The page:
Is Osteopathic treatment covered by private health insurance?

Group health insurance (extended health) benefits, which are paid by private health insurance companies, often include the services provided by Osteopathic Manual Practitioners who are OAO members. Please contact your benefits administrator for information about your group plan, benefits and limitations with respect to coverage for the services of an Osteopathic Manual Practitioner. If coverage is important to you, we strongly recommend you check this BEFORE booking your consultation.

I’ve looked at your website and I’m still not sure if Osteopathy is appropriate for me – what shall I do?

Get in touch! Our team will happily advise you on whether Osteopathy is appropriate and if it isn’t then we’ll try our best to point you in the right direction.

Do I have to undress / What should I wear?

No. We want you to be comfortable, you never have to undress if you don’t want to. It is sometimes very useful for assessment or treatment to be able to see the relevant joints clearly (e.g., the spine). Undressing is kept to a minimum and you will not be requested to do anything you are uncomfortable with.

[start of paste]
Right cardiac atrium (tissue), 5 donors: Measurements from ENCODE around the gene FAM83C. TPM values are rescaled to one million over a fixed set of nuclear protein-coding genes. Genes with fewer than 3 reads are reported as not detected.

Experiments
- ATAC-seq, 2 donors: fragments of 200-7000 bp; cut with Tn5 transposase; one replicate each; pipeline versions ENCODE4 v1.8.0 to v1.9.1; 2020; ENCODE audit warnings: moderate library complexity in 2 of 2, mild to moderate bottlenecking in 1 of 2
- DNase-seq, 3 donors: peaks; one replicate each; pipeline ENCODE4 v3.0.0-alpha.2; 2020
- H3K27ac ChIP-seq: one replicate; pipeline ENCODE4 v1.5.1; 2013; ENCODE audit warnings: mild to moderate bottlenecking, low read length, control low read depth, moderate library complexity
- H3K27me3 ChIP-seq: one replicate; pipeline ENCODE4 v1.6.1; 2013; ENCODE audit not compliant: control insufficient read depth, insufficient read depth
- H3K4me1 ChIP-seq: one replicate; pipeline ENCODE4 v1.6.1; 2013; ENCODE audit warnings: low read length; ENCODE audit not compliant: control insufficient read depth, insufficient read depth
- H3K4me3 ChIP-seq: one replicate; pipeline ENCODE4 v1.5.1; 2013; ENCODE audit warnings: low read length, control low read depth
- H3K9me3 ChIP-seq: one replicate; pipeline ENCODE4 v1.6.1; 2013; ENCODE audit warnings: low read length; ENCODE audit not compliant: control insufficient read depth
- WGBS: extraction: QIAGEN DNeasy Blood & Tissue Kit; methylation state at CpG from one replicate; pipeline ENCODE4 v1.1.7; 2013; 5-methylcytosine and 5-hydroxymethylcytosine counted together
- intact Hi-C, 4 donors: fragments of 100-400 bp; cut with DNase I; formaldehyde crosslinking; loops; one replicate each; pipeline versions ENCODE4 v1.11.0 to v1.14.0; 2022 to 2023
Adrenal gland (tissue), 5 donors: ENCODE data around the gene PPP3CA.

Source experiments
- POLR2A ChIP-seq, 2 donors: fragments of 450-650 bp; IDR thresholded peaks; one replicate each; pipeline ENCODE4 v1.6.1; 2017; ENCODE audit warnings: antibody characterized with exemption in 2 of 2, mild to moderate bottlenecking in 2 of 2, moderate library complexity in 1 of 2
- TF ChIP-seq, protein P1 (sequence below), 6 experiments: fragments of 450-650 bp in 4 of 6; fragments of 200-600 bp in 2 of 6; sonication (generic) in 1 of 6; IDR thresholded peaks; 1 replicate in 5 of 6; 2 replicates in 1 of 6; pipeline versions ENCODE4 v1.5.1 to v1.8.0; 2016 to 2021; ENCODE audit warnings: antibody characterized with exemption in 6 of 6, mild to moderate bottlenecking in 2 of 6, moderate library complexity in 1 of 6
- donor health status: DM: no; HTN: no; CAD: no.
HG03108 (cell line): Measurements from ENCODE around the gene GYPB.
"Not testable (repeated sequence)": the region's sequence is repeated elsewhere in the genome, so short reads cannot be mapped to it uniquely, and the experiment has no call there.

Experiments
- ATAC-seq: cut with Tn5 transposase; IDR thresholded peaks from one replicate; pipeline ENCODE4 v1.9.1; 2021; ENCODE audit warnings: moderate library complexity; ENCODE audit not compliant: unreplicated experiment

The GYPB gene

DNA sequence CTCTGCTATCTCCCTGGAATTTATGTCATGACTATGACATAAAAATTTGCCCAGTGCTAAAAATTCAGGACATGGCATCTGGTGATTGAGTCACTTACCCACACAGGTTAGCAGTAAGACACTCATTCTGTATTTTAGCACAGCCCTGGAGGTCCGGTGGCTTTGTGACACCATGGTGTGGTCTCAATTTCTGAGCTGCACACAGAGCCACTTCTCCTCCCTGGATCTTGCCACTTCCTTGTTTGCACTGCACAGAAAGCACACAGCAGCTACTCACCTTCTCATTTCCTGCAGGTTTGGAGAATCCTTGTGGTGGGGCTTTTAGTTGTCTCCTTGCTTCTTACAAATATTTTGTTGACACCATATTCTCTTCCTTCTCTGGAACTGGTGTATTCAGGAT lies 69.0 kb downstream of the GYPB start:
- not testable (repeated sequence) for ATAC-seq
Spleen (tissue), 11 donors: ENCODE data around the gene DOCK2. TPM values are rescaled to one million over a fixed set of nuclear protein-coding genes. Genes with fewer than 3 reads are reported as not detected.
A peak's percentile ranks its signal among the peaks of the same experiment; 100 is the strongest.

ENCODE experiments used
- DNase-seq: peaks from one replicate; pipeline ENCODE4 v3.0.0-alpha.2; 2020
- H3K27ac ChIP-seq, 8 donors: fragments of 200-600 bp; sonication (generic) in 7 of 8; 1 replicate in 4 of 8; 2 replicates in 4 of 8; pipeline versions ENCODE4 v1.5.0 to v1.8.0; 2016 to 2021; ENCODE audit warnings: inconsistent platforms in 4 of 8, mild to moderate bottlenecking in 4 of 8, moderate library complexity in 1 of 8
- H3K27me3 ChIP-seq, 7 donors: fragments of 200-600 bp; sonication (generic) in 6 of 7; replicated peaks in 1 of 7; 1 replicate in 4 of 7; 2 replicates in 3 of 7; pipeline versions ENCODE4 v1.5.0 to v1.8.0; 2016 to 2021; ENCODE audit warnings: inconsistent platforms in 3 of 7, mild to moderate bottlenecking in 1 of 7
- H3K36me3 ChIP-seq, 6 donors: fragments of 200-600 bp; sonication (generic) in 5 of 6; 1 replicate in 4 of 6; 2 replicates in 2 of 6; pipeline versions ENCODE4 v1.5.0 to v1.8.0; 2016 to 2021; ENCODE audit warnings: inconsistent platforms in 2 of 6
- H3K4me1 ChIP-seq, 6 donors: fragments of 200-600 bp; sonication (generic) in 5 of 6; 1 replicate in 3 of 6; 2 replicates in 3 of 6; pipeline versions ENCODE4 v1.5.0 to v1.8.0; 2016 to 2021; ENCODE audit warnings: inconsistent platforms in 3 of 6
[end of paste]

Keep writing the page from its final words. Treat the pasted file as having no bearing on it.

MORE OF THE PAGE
If you prefer not to undress, for your comfort and ease of examination we advise you to wear/bring with you appropriate clothing (e.g., sports tops and gym shorts). This is because the material is thin enough and flexible enough to benefit fully from osteopathic techniques. Examples of restrictive clothing which are unsuitable are thick winter shirts/sweaters and jeans. Please note there are changing and shower facilities at the centre for your convenience.

How many treatments will I need?

Osteopathic manual practitioners do not tend to ‘prescribe’ a set number of treatments, but will assess at each appointment the impact that has been made and adjust accordingly. In most cases, your practitioner will be able to give you an estimate of how long you might expect symptoms to last or how long you may need treatment for. This may be possible at the first appointment, but often the second appointment is better as there is some gauge of how your body responds to the treatment.

In general, we aim to make a significant difference within 6 treatments. We are always aiming to get you back to a point where no treatment/intervention (other than looking after yourself!) is required. In very different situations we have patients who receive regular treatment for long-term pain or chronic conditions.

Can someone come with me?

It is always fine to bring a friend or family member with you to chaperone. This can be particularly useful if you need someone to help you communicate clearly (e.g. due to English being a second language).

How do osteopathic manual practitioners maintain a good standard of practice?

Osteopathic manual practitioners continue to update and expand their knowledge by completing continuing professional development every year.